Journal of Community Medicine & Public Health (ISSN: 2577-2228)

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Seasonal Influenza Vaccination Randomly Control Trials in Vietnam

Authors: Pham Tuong Van*

*Corresponding Author: Pham Tuong Van, Department of Medical Ethics and Social Medicine, Hanoi Medical University, Vietnam

Received Date: 06 December, 2021

Accepted Date: 09 December, 2021

Published Date: 14 December, 2021

Citation:

Van PT (2021) Seasonal Influenza Vaccination Randomly Control Trials in Vietnam. J Community Med Public Health 5: 226. DOI: https://doi.org/10.29011/2577-2228.100226

Introduction

RCTs for SI Vaccination among 128 hospitalized patients included Adults>= 50 years with COPDs with diabetes, HIV, cardiovascular diseases, renal, hepatic, hematologic metabolic disorders, BMI>=40; Children aged 6-59 months and adolescents to 18 years at Bach Mai Hospital, Vietnam since 2019. The clinical study showed that 118 GP examination and X-ray tests, however 128 patients acquired full blood tests and urine tests. In total 112 patients, 98 children obtained Vaxigrip 0.25 ml, 102 adults received Vaxigrip 0.5 ml.

Specific Aims and Hypotheses

IFPMA & Jan Hendriks from WHO Geneva - Apaci Workshop 2013:

  • 10 (28%) participating countries among 36 Western Pacific countries reported that SI Vaccination was not available.
  • Low-/middle-income countries as Vietnam would be supported to develop influenza vaccine manufacturing capabilities and capacity for pandemic readiness.
  • According to Vietnam’s regulatory strengthening roadmap from WHO, workshop on trend of SIV would be conducted in December 2014.

John Tam’s Presentation Discussion with APACI-Asia-Pacific Influenza Workshop on October, 2013:

  • Limitation of Studies on high-quality RCTs
  • Lack of RCT-based analyses, Vietnam

Gaps in evidence: pandemic (H1N1) 2009 influenza Vaccination Economic Evaluation, co- morbidities (e.g. HIV)

Background

The MIMS treatment guidelines, 2018 noted that the clinical spectrum of influenza ranges from asymptomatic infection to primary viral pneumonia that might progress to death. Pneumonia was the most common complication of influenza virus and other bacteria complications as tracheobronchitis, hemophagocytic syndrome, multi-organ failure, renal failure, acute sinusitis.

Innovation

Research Strategy: RCTs for 128 Patients

Study design

  • SIV RCTs for 128 Patients included Adults>= 50 years
  • Adults>=50 years with COPDs with diabetes, HIV, cardiovascular diseases,
  • Renal, hepatic, hematologic metabolic disorders, BMI >=40.
  • Children aged 6-59 months and adolescents to 18 years
  • Hospitalized patients

Study settings and populations

  • Typical signs and symptoms of seasonal influenza, which is different from avian influenza (H5N1)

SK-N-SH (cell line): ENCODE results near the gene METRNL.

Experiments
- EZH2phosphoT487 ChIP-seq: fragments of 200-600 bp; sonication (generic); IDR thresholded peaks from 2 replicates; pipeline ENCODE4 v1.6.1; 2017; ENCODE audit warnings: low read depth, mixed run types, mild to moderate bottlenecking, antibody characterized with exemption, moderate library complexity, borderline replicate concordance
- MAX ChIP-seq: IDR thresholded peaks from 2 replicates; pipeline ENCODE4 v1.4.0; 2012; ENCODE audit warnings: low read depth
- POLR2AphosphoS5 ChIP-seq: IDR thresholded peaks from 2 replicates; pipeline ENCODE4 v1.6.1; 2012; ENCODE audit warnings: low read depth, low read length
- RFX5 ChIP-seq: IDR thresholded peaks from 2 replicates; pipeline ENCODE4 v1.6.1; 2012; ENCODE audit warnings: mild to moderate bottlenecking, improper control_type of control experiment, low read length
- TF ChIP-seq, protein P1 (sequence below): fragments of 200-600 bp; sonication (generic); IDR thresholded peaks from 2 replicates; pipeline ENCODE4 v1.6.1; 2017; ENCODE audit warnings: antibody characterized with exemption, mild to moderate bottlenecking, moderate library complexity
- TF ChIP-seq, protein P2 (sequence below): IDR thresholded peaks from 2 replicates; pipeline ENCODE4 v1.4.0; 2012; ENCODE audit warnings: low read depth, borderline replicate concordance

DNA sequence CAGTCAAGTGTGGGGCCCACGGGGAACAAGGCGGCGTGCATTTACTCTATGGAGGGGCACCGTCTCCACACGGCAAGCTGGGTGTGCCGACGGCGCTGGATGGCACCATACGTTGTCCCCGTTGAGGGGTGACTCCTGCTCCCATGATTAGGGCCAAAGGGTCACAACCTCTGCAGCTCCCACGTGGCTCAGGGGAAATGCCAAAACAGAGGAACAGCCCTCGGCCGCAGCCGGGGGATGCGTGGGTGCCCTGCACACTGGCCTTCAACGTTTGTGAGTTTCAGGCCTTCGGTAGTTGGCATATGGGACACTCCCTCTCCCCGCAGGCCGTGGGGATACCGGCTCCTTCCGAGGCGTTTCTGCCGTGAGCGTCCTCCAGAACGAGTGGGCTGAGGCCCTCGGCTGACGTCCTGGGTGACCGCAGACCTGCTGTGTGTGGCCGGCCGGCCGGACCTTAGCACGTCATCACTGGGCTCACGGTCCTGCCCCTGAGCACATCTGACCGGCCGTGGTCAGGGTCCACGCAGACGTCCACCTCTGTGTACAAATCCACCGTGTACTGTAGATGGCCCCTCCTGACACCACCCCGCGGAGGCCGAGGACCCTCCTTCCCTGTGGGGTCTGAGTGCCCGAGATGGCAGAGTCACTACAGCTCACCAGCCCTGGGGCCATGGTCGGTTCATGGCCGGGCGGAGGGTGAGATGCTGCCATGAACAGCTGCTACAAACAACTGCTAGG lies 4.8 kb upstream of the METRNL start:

• ILI is an acute respiratory infection with temperature of >= 37.8 degree, cough, onset
  • Within the last 10 days
  • Abrupt onset of fever
  • Severe myalgia
  • Severe dry cough
  • Loss of appetite
  • Headache
  • Malaise
  • Sore Throat
  • Rhinitis
  • The study would exclude residents of institutions for physically and mentally disabled; pregnant women, caregivers living with/without the high-risk individuals.

Interventions

  • Full Blood test and Urine Test were taken to 128 patients; but 118 patients acquired X-ray test and GP examination.
  • There were 102 adults patients that received Vaxigrip 0.5 ml; only 98 children patients obtained Vaxigrip 0.25 ml.

Sample Size for Randomized Clinical Trial Studies

  • Two-sided significance level (1-alpha): 95
  • Power (1-beta, % chance of detecting): 80
  • Ratio of sample size, Unexposed/Exposed: 1
  • Percent of Unexposed with Outcome: 5
  • Percent of Exposed with Outcome: 25
  • Odds Ratio: 6.3
  • Risk/Prevalence Ratio: 5
  • Risk/Prevalence difference: 20
  • Sample Size-Exposed: 51 49 59
  • Sample Size- Nonexposed: 51 49 59
  • Total sample size: 102 98 118

Data Analysis

  • Typically administer annual vaccinations to high-risk individuals and their contacts from September to November; rainy seasons. Rapid Lab-confirmed influenza would be done in 10-20 minutes to detect influenza A and B viruses in the BM hospital; according to WHO recommended that laboratories with no capacity for diagnosis of influenza A viruses sent representative specimens from suspect cases of influenza to hospital lab.
  • If the results were negative, viral culture needed to be instated within 48 hours of symptoms. In 2-10 days or RT-PCR may be indicated for persons with animals ‘exposure with possible Influenza illness types and subtypes (H5N1 virus infection) in <5 hours. Symptoms within 2-5 days onset (influenza A or B illness) were differentiate with avian influenza (H5N1)
  • The recommended preventive drugs of complications were prescribed Oseltamivir or Zanamivir
  • Uncomplicated influenza illness typically resolved after 3-7 days for most patients.

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